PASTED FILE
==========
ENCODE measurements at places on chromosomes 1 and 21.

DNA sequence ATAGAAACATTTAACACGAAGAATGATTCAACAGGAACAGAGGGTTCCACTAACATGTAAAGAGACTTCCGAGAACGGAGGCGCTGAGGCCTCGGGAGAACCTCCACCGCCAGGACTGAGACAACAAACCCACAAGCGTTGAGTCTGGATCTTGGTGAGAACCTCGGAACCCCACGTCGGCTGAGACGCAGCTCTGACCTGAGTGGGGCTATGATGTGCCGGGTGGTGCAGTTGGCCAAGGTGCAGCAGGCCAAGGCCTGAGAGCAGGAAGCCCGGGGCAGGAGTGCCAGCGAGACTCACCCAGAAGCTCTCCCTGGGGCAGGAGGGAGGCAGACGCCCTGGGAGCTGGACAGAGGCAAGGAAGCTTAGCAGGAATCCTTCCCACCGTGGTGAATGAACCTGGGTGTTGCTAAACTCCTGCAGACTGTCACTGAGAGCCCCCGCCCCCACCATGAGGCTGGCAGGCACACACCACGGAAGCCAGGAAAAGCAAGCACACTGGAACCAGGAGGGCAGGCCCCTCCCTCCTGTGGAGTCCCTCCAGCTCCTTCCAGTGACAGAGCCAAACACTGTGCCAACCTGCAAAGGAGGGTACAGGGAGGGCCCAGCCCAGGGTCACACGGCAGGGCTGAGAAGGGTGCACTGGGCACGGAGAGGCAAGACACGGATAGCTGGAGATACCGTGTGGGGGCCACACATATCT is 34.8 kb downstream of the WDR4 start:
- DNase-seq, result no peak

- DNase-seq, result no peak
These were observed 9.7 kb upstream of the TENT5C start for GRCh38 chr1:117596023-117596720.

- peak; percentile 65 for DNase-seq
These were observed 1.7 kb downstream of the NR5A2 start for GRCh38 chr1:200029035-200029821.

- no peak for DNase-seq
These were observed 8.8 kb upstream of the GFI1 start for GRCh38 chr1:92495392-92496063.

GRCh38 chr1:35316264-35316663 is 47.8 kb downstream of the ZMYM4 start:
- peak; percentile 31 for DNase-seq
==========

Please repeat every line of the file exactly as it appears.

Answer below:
ENCODE measurements at places on chromosomes 1 and 21.

DNA sequence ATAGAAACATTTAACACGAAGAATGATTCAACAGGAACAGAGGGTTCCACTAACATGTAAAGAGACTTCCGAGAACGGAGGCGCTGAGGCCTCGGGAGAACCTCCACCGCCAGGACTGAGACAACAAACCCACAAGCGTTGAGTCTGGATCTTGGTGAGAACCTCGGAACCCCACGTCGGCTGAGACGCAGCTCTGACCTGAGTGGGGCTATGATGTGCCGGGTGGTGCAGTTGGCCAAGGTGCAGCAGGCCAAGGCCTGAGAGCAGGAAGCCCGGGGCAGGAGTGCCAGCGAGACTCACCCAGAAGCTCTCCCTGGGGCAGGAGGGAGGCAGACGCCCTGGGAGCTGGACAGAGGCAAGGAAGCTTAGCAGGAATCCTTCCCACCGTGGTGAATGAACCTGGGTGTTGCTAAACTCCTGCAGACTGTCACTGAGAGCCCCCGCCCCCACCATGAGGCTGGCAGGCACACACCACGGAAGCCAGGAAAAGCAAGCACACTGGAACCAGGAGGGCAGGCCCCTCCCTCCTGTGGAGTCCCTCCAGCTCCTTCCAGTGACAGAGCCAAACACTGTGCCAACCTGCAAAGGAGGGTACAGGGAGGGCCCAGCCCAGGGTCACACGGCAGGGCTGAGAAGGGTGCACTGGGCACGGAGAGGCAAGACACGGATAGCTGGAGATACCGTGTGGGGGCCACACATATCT is 34.8 kb downstream of the WDR4 start:
- DNase-seq, result no peak

- DNase-seq, result no peak
These were observed 9.7 kb upstream of the TENT5C start for GRCh38 chr1:117596023-117596720.

- peak; percentile 65 for DNase-seq
These were observed 1.7 kb downstream of the NR5A2 start for GRCh38 chr1:200029035-200029821.

- no peak for DNase-seq
These were observed 8.8 kb upstream of the GFI1 start for GRCh38 chr1:92495392-92496063.

GRCh38 chr1:35316264-35316663 is 47.8 kb downstream of the ZMYM4 start:
- peak; percentile 31 for DNase-seq